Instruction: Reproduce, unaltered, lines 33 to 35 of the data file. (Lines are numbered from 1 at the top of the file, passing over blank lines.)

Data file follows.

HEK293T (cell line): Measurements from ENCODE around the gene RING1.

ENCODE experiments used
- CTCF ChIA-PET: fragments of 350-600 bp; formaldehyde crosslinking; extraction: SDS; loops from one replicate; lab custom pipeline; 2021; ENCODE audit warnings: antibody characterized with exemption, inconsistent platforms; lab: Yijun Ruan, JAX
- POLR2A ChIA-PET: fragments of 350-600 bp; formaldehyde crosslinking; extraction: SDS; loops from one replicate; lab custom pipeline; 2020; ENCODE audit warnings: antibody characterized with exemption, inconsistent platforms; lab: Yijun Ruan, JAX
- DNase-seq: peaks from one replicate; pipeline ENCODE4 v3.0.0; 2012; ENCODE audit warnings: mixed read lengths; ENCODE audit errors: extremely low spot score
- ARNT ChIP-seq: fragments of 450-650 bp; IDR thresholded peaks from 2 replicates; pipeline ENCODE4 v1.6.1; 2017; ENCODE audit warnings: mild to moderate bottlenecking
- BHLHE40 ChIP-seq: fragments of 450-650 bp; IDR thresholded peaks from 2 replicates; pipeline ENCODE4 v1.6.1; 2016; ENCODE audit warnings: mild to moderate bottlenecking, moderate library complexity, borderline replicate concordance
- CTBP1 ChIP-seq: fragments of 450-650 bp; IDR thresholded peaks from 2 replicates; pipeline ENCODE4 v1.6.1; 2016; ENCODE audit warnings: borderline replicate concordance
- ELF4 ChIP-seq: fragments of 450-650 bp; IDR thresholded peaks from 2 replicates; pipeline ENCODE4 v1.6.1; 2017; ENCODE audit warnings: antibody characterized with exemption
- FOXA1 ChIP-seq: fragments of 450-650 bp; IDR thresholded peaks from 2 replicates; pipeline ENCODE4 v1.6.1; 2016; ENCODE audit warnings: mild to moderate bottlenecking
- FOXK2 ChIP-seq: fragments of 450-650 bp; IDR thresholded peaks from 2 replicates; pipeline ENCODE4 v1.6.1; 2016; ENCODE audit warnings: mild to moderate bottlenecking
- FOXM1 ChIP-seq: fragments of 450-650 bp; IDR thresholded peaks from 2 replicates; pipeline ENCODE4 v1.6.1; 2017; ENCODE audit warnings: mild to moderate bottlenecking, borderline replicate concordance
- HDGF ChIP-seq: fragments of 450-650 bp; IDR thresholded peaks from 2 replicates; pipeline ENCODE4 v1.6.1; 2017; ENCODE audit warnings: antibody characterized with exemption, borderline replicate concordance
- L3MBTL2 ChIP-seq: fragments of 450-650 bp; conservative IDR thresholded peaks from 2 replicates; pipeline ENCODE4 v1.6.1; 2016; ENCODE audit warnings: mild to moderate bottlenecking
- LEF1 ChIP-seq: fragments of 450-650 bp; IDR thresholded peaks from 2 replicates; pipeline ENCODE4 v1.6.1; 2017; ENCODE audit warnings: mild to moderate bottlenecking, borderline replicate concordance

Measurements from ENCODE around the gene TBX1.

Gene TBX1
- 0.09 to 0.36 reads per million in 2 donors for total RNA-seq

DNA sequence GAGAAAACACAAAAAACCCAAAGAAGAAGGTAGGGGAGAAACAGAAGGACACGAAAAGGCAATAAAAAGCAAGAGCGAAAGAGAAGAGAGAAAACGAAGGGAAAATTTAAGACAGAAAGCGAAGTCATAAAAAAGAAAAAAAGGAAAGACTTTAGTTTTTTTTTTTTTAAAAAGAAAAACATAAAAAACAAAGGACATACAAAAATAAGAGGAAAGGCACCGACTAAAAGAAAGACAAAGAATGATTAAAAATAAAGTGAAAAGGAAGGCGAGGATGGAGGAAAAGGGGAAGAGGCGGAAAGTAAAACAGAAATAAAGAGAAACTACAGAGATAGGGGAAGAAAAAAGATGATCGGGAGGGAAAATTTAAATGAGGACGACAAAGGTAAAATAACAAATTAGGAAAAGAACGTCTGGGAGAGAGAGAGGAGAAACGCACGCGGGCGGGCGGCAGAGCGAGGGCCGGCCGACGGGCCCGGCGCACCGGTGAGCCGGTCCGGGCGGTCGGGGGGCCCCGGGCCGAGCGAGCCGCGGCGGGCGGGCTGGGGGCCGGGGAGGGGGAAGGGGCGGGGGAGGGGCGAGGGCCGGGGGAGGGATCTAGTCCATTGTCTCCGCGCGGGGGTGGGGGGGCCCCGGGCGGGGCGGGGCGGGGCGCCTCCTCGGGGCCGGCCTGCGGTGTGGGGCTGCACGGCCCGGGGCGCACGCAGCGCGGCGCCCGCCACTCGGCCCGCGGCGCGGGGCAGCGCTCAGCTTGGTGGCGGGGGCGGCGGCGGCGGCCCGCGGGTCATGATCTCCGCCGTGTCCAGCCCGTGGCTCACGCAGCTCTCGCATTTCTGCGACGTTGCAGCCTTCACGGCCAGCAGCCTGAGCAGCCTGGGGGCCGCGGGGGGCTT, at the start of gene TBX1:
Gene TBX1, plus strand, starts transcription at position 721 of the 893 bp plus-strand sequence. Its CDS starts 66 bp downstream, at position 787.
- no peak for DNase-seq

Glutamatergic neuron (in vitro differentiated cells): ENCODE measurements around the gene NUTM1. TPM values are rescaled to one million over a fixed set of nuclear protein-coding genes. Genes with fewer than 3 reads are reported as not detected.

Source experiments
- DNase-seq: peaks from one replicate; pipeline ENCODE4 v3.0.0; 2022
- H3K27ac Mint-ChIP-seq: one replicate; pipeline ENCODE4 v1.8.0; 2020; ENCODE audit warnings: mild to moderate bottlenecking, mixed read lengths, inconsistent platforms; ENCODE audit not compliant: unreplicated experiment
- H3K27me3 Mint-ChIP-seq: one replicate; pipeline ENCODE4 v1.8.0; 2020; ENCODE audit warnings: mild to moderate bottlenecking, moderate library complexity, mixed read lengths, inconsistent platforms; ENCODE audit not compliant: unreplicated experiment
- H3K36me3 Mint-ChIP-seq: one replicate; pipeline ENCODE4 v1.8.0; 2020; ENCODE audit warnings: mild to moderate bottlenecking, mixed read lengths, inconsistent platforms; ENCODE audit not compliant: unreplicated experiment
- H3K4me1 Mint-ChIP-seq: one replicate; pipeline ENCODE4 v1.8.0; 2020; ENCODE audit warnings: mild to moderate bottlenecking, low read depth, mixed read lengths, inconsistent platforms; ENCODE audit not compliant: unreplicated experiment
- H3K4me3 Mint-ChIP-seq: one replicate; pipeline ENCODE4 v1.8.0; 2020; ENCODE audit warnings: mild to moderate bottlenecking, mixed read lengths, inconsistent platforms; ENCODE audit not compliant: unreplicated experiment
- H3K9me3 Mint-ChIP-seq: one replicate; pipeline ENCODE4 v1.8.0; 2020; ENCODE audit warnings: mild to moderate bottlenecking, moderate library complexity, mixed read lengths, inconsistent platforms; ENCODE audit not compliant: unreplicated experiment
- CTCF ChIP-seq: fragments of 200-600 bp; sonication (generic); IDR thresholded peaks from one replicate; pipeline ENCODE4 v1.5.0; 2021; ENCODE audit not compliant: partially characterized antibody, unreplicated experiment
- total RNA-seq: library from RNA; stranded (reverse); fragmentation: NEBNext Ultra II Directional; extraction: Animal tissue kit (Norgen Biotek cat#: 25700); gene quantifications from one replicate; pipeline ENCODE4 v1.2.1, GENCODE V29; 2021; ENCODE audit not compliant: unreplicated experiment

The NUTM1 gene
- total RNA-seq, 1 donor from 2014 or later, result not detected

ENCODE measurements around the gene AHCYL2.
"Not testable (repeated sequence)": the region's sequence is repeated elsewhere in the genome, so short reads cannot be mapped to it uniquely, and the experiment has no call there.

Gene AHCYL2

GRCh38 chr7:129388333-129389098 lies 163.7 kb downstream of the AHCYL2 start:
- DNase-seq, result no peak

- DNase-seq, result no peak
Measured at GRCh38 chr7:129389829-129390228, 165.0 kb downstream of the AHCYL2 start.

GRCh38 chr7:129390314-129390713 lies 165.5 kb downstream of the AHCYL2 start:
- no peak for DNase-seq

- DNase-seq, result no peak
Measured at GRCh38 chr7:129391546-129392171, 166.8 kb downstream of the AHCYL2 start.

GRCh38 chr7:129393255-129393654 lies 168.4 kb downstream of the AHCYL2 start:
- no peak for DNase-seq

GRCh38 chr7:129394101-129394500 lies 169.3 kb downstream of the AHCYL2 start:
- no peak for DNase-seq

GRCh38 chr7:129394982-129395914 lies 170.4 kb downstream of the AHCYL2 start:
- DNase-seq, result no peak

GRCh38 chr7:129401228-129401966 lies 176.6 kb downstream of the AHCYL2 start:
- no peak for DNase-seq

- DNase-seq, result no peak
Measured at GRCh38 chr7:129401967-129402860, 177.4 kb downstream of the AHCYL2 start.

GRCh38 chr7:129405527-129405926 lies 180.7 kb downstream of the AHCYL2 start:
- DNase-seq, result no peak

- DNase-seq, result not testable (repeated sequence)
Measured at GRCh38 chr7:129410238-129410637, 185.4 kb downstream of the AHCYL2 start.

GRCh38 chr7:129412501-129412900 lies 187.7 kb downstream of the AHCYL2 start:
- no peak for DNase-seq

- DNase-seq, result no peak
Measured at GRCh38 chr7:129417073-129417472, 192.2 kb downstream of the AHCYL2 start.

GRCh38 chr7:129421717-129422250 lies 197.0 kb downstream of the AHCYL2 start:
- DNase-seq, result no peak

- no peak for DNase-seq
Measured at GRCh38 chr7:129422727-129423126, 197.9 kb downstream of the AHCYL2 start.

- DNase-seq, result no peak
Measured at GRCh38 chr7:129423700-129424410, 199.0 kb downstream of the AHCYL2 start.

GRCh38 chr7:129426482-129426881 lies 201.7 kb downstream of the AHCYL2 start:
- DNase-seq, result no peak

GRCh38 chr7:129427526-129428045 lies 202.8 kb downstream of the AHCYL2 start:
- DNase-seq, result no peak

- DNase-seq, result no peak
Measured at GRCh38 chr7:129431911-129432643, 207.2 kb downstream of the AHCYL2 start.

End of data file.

The NUTM1 gene
- total RNA-seq, 1 donor from 2014 or later, result not detected

ENCODE measurements around the gene AHCYL2.